Domaine Gramenon Côtes du Rhone “L’Elementaire” 2009
Gramenon is a phenomenon. Robert Parker, in his book on the wines of the Rhône valley, trumpets the domain’s wines as “outstanding,” a testimonial that I am not usually on the lookout out for, but mention it if only because the wines are, I guess, in a way very anti-Parker. (Parker is famous for his fetish of big n’ bold, froot forward, extracted, alcoholic frat boy wines, and he is happy to tear into those of us who drink differently.) Despite 2009 being, like 2007, a warm vintage, this Gramenon cuvée of old vine grenache manages to be supple, light of foot, yet paradoxically full-bodied without being mouth coating and gross. It is a deceptive wine: deeply pigmented, almost opaque, and on the attack, it tastes pretty ripe, but then rather than continue to build into a big, boring, predictable, jammy, stewed fruit finish, it takes a left turn at the fork in the road, and finishes refreshing, almost Burgundian. All of Gramenon’s wines are grown organically, are fermented with wild yeasts, and are vinified without filtration or fining, or any adjuncts at all—just a bit of sulfur, if needed.
Tedeschi “IGT Emilia Pignoletto “Spungola Bellaria” 2008
On occasion, a winegrower takes a grape variety that is unique to his or her region and brings it to a new and exciting plateau. Ten years ago, Alvaro Palacios showed us what he could do in Bierzo with the once-humble Spanish variety Mencia. Another example is Franck Peillot: While other growers make respectable and sometimes good Altesse, Peillot, in his single-minded dedication to the grape, elevates it to another plane of existence. This week, we are starting our Monday supper with a white wine made by the young Italian winegrower Alberto Tedeschi, made from the regional grape variety Pignoletto. Like Palacios and Peillot, Tedeschi has singlehandedly pushed a grape variety to another dimension.
Pignoletto is native to Emilia Romagna, and Tedeschi’s tiny vineyard is not far from the outskirts of Bologna. He farms his grapes organically and uses only ambient, wild yeasts to ferment his wine. In addition, he has been experimenting with skin maceration and extended lees contact (15 months in big ass, 500-liter neutral wood botti). I do not know if the magic is in how he farms or in his methods of élevage, but the result is a wine that is new and compelling. The skin maceration and long barrel aging certainly give the wine a beautiful, coppery-gold color. It smells of orange blossom and spices; full bodied, yet with loads of minerality.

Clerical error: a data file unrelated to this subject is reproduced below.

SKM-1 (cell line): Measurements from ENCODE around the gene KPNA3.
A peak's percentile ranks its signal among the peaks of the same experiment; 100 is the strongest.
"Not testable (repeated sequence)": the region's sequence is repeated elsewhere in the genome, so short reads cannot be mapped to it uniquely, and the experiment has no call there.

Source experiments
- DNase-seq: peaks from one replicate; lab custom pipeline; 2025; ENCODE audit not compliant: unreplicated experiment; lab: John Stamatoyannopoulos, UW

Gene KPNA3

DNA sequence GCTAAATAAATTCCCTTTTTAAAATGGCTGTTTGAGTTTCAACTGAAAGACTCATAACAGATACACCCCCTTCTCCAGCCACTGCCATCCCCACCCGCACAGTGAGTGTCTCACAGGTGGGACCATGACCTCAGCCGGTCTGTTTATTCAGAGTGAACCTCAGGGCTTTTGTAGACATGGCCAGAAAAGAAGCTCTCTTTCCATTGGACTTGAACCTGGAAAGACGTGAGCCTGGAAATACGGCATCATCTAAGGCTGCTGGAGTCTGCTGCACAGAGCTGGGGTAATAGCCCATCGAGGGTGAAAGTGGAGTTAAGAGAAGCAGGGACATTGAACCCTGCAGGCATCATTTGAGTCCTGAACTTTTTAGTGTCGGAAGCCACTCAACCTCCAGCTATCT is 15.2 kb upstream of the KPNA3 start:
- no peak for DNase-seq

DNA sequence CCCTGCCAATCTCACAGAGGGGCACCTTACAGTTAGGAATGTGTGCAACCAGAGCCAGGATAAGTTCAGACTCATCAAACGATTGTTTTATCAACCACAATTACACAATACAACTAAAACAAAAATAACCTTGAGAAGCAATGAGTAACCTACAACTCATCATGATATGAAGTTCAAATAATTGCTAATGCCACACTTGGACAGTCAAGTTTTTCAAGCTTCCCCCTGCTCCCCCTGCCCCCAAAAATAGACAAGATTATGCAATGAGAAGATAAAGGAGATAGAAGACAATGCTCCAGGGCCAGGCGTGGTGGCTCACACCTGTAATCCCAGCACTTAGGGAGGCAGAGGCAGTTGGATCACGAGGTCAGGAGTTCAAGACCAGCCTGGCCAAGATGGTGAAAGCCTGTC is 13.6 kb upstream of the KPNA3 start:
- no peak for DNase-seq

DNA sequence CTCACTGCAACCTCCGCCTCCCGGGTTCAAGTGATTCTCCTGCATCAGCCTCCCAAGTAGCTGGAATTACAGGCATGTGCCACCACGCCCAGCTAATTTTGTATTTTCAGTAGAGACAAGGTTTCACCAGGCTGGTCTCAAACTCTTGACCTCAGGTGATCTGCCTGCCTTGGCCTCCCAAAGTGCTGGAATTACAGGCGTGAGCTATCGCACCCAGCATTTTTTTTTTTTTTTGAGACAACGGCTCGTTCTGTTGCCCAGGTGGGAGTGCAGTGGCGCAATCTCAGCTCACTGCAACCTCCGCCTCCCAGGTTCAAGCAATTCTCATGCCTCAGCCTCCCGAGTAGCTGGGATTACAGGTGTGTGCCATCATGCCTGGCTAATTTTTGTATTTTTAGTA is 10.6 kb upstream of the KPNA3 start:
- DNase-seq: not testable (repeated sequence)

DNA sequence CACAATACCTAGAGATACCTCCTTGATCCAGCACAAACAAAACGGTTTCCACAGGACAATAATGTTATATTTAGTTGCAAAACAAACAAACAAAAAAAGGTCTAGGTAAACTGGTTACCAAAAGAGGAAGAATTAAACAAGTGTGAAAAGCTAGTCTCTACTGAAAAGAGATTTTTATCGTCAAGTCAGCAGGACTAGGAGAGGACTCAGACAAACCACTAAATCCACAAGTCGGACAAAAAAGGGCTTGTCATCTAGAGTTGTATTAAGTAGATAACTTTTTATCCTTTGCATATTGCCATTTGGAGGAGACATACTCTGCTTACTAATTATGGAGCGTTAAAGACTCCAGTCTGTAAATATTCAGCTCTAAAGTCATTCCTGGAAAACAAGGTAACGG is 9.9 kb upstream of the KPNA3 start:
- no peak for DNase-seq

Rey Juliénas “Les Pacquelets” Très Vieille Vigne 2009
In the voice of Walter Brennan, “Listen, sonny, I enjoy well crafted, inexpensive basic Beaujolais more than most people!” To that end, we have been pouring either JP Brun’s 2009 Beaujolais or Marcel Lapierre’s 2009 Raisin Gaulois for several months now. That said, I am very, very vulnerable to cru Beaujolais, and I am licking my chops, clapping my tiny, clammy hands together, and squealing in anticipation of receiving the first crus of the 2009 vintage. The first cru Beaujolais have begun to trickle in and more are on the water. Soon, we will be flooded with an embarrassment of riches, I tell you, riches!
Our first 2009 cru arrives this week. It is Rey’s Juliénas, and it is a North Berkley Imports barrel selection. For this wine, do not think “special selection” means extract and new oak: The wine is aged in second or third pass oak barrels, and the Reys bottle it without fining and filtration. The fruit is from vines with an average age of 90 years. This wine is a super juicy mouthful, a little clove-spicy-raspberry-ish, full-bodied for Beaujolais, but with fresh acidity, not at all soupy. Beaujolais is not typically a very structured wine, and that is one reason to love it. However, in an exceptional vintage like 2009, old vines give a depth of flavor, concentration, and structure. Drink this wine and be happy, if only for a few fleeting moments, to be alive.
Here is North Berkley’s panegyric to it:
Deep, concentrated berries (and very, very low yields) from the family’s were some of the finest fruit the Reys have ever seen! A mix of Burgundian spices and truffles blends with raspberries and blueberries a la Chambertin on the aromatic, expressive nose. Endlessly juicy and richly structured, with notes of milk chocolate with cream underneath a festival of black raspberries, cherries and purple plums on the saturated mouth. Notes of fresh ginger, black pepper and more baking spices appear on the long finish. Very complex, stunningly stacked and packed yet not a hair is out of place — the balance here is impeccable.